Kennebunkport, Maine — When the president worships on the road, it is customary for the pastor to pretend he’s not there — or to, at most, greet him and maybe remember him in a prayer. The fiction is a tad ludicrous, given the armored entourage in the driveway and the press pool back by the collection plates. But it is observed more often than not, as the president tries for an hour to appear to be just one more parishioner.
Well, no one told that to the Very Rev. Martin Luther Agnew Jr., who was up from Shreveport, La., for eight weeks as the summer minister at St. Ann’s Episcopal Church, a stone, seaside sanctuary less than a mile from the Bush family compound.
Saturday night was George Prescott Bush’s wedding, to another Texas lawyer. So his uncle, President Bush, spent the weekend at his folks’ place, and 10 or so Bushes went to the 8 a.m. service at St. Ann’s. The dynasty got a lecture through one of the more liberal prisms that can be used to look at Scripture — a Social Gospel exhortation about the biblical imperative to sell your goods and give the proceeds to the poor.
During the Holy Eucharist, the president got a shout-out in the part of the prayers of the people that asks for blessings on “those who govern and hold authority … that there may be peace and justice on the earth.”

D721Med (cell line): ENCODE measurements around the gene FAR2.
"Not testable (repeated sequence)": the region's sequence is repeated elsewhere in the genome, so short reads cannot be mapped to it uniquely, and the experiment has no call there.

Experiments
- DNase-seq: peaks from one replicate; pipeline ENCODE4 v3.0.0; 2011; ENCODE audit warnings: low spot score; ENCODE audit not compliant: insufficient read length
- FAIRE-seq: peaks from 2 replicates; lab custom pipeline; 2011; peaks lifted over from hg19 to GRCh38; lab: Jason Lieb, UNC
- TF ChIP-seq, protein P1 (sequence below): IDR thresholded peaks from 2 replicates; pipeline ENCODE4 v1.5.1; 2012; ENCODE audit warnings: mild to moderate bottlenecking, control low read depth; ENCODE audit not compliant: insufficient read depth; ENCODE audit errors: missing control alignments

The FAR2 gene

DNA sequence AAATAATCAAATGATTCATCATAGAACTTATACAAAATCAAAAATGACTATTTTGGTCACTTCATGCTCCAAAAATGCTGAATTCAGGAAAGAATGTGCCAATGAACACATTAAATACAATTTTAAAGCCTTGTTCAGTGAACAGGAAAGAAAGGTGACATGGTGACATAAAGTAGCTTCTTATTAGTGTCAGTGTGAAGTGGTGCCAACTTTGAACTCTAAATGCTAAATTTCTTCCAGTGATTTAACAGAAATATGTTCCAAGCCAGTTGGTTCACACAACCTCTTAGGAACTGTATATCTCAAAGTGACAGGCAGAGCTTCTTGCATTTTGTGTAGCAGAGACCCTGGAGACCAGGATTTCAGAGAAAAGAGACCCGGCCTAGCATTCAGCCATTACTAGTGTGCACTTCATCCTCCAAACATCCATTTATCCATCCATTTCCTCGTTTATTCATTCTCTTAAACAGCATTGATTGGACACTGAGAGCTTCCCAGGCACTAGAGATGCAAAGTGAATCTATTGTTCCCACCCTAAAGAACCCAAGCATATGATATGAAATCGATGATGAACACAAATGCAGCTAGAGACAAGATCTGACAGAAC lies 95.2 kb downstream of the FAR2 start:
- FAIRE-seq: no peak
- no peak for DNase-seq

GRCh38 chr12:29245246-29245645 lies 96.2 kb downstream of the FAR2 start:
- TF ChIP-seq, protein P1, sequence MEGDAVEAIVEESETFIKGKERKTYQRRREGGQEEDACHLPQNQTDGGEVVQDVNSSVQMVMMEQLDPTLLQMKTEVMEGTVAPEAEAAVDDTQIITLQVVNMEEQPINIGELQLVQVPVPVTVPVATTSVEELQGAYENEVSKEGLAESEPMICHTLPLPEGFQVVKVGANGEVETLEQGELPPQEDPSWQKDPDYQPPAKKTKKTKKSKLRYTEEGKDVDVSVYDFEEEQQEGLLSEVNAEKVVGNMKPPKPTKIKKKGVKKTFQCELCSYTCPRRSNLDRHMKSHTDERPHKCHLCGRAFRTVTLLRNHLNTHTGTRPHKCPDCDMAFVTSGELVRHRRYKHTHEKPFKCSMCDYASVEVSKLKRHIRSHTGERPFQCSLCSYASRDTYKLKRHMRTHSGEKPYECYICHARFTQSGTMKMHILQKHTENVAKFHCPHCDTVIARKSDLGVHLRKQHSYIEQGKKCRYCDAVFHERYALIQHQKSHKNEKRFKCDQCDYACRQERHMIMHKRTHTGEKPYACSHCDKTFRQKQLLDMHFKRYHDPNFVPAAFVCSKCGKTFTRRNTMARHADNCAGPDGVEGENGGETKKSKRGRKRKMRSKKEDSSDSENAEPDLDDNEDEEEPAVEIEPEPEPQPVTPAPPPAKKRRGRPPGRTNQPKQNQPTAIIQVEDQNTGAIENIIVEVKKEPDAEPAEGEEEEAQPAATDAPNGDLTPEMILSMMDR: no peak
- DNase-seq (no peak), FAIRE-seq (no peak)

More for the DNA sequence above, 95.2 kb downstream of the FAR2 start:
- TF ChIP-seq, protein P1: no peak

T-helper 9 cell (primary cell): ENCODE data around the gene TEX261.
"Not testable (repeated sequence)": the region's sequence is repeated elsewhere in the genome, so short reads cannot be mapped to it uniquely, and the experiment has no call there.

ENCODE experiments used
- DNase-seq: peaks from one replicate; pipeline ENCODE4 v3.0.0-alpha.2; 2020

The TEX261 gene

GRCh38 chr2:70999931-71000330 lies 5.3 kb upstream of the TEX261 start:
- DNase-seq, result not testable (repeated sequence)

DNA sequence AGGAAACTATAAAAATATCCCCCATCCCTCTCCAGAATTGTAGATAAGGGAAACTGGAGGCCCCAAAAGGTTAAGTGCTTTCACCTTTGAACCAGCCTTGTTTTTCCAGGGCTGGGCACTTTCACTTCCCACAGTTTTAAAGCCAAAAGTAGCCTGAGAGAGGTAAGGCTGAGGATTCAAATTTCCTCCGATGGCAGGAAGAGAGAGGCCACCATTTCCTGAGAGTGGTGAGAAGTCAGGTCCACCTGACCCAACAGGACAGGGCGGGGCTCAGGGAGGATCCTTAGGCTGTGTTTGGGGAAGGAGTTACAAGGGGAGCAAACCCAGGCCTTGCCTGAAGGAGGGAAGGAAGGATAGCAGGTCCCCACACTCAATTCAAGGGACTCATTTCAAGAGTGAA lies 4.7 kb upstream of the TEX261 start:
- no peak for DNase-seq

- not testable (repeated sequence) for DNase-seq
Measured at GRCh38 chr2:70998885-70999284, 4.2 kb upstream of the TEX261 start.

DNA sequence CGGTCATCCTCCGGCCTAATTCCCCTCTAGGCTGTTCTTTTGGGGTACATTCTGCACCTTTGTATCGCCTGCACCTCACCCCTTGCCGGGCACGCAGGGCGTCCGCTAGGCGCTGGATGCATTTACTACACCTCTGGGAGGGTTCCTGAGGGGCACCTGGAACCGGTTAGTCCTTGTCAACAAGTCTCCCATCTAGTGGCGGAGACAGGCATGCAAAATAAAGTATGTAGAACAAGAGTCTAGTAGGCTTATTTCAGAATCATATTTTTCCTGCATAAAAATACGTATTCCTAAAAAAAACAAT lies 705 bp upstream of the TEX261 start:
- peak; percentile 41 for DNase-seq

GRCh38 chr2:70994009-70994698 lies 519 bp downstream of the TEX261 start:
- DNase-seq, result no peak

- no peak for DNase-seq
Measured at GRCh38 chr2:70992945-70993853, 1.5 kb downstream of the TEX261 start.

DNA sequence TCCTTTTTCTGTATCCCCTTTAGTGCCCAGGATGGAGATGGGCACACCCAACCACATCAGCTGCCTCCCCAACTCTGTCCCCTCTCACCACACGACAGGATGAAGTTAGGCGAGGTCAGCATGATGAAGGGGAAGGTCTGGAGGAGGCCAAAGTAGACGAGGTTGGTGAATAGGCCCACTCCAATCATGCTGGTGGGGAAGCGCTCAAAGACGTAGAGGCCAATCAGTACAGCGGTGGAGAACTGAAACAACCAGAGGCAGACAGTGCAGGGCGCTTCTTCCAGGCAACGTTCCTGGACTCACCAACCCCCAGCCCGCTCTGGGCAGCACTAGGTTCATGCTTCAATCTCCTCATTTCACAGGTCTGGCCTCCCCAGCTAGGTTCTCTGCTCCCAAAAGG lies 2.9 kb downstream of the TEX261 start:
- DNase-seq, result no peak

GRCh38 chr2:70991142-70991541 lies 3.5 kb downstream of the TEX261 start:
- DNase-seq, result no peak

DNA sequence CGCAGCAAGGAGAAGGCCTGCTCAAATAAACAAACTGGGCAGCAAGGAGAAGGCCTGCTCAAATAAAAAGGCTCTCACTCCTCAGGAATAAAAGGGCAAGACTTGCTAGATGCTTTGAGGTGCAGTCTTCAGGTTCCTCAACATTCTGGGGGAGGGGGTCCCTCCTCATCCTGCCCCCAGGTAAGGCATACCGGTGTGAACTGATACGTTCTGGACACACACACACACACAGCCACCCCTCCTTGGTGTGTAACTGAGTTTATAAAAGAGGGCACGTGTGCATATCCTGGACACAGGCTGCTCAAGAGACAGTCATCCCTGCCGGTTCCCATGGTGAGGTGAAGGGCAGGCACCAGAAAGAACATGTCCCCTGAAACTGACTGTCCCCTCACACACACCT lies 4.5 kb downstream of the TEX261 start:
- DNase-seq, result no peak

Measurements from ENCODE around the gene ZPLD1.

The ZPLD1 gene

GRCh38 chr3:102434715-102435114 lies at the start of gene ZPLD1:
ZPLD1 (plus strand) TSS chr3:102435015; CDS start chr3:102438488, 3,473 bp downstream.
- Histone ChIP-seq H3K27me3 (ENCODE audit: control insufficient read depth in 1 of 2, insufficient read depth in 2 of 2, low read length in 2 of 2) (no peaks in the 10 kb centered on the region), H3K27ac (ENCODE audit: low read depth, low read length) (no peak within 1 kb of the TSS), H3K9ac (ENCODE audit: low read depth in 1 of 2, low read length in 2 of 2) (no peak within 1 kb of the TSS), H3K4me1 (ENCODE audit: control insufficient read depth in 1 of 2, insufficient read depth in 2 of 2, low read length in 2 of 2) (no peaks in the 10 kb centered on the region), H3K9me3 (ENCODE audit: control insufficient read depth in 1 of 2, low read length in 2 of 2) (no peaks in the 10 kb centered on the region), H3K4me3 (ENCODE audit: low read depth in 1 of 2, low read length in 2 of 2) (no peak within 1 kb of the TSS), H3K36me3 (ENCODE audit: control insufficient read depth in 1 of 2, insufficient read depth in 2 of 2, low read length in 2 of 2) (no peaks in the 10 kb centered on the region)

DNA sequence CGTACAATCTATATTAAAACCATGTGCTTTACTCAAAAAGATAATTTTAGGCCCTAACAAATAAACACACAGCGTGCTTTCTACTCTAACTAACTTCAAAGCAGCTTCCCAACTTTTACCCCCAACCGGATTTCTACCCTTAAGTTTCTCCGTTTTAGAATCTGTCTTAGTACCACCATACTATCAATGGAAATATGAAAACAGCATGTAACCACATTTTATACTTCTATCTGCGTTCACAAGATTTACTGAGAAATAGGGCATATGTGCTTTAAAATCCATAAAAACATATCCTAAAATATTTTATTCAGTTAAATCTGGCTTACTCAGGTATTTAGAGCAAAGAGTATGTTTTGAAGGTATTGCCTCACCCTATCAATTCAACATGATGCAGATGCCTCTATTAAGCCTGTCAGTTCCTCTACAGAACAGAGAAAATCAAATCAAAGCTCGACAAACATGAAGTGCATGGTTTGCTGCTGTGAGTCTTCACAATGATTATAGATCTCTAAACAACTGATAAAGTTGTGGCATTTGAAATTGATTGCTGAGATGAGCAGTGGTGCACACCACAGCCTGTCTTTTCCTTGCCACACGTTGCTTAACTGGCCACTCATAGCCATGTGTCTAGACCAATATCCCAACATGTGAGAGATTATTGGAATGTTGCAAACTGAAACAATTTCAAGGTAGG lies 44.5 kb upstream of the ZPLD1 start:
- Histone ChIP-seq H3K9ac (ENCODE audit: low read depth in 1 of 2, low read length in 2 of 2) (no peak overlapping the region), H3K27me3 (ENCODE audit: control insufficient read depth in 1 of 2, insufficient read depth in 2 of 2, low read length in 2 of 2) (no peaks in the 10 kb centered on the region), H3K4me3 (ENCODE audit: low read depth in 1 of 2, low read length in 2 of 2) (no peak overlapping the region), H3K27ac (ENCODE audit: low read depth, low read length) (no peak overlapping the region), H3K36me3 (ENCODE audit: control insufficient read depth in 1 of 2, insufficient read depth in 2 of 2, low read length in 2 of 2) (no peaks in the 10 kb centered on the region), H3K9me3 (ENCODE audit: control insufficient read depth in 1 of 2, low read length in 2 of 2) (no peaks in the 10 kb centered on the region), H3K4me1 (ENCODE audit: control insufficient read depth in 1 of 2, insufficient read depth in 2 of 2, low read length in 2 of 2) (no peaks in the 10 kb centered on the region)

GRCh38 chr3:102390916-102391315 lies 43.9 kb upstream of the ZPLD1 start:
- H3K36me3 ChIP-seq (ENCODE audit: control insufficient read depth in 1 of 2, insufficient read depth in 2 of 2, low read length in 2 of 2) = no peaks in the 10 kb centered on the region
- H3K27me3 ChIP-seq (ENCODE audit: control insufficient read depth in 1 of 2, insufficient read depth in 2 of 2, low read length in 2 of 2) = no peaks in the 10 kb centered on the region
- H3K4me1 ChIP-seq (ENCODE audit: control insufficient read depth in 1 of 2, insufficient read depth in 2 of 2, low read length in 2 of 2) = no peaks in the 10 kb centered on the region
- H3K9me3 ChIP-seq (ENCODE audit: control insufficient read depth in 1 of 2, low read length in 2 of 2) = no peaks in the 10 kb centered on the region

But Agnew got personal during his message about tithing and stewardship. He singled out the first President Bush’s golf prowess during a parable designed to make the point that an “intimate, meaningful relationship” with Christ requires shunning earthly possessions.
“Our material gifts do not have to be a wall — they can very well be a door,” Agnew said. Then referring to Luke 12:33, the priest said, “Jesus says, ‘Sell your possessions and give alms.’ “
“I’m convinced that what we keep owns us, and what we give away sets us free,” he said.
Agnew held up a golf iron and asked his flock to imagine the first President Bush taking repeated swings to try to hit a ball out of the rough. The former president made what Agnew called “a mighty swing” at the ball, now resting atop an anthill, and missed, killing about 346 ants.
With Agnew brandishing the club for effect, he said the former president whiffed again and this time killed 641 ants.
According to Agnew’s telling, one ant said to another ant, “If we’re going to live, we better get on the ball.”
This was received with Episcopal silence in a parish where the parking lot was full of Volvos, Mercedes, BMWs and Land Rovers.
“What God is reminding us to do,” Agnew said, “is to get on the ball.”
The former first lady, Barbara Bush, looked at her husband with a smile, seemingly hoping he would be amused. Her son the president nodded a few times but the former president sat stone-faced through the story.
After the parable, Agnew jovially high-fived the first President Bush. He sportingly returned the gesture, but did not smile during the rest of the sermon.
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